Political scientists write with some regret of how a political movement that had tapped the consciousness of lakhs of Indians through sustained and patient mobilization, dissemination of ideology, and shared understanding of what is wrong with our society and what can be done about it atrophied and folded up when it began to rule. The empirical referent is, of course, the Indian National Congress. In the 1970s, the once charismatic and sage leadership of the Congress reduced itself into a bunch of courtiers paying ritualized homage to the leader. In the second decade of the 21st century, India witnessed a contrary phenomenon. A civil society movement against corruption mutated into a political party, and in two consecutive years formed a government in Delhi. The victory of the party showed a mirror to established political parties that increasingly rely on the supposed charisma of one man or woman to win elections.
Meteoric rise and meltdown
The Aam Aadmi Party’s (AAP) strategies of connecting with citizens, particularly in the slums of Delhi, put into practice the wisdom of democratic theory: that the task of a party is to arouse political awareness by means other than the dishonorable politics of identity, evoke critical evaluations of power and its misuse, and enable the articulation of everyday needs and aspirations. This sagacity was confirmed the moment the AAP won power in the 2013 and 2014 Assembly elections.
Even within the limited power that Delhi, not quite a Union Territory but not wholly a State, has been granted, the hope was that the AAP, backed by a massive majority, would perform. The party, however, failed to shrug off the techniques that had brought it fame in its civil society avatar, the politics of accusation, ‘naming and shaming’, and blame, and become a party that concentrates on democratic governance. Arvind Kejriwal’s government has not been allowed to perform, Ministers have been harassed by the police, the Lieutenant Governor has performed a role normally reserved for a Viceroy, and the Opposition, reduced to a pathetic rump in the 2014 elections, has sponsored a number of sting operations and complaints against Ministers.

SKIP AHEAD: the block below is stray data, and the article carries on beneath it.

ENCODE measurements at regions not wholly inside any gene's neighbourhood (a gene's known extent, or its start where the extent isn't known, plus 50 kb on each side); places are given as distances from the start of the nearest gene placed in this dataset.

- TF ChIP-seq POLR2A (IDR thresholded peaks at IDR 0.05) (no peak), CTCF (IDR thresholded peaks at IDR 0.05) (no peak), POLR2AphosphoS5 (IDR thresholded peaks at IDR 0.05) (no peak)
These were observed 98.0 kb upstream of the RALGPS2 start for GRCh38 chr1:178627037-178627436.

But all is not well in the quintessential anti-establishment party. For one, the AAP has failed to priorities a clearly enunciated and well-thought-out belief system that all members can subscribe to, and that distinguishes the party from others. Two, it has developed a leadership cult, and such cults hardly tolerate dissent. Three, this has occurred because the party has failed to establish mechanisms for reconciling difference of opinion among members.
The AAP should learn from history, for example from the Congress system in the 1950s and early 1960s. Intricate networks to resolve conflict between political interests represented in the Congress ensured that no one interest gained or lost too much. Because the AAP has not established such procedures, we witness the ignominious spectacle of leaders exiting the party in a huff and blasting the dictatorial tendencies of Mr. Kejriwal.
Delhi rerun in Punjab?
The same political spectacle is now being re-enacted in Punjab in the run-up to the 2017 State elections. Earlier this year, the AAP effectively challenged the monopoly on political power exercised by the Shiromani Akali Dal-Bharatiya Janata Party (SAD-BJP) alliance on the one hand, and the Congress on the other. Mr. Kejriwal appeared on to the political horizons of Punjab as a swashbuckling Roman gladiator, and metaphorically girded his loins to cure the twin malaise of misgovernance and deprivation in the State. Reeling under two terms of the SAD-BJP alliance, the people of Punjab breathed, or so initial surveys held, a sigh of relief. At last someone who does not carry the historical burdens of Punjab on his shoulders has come to rescue people from non-performing Punjabi politicians.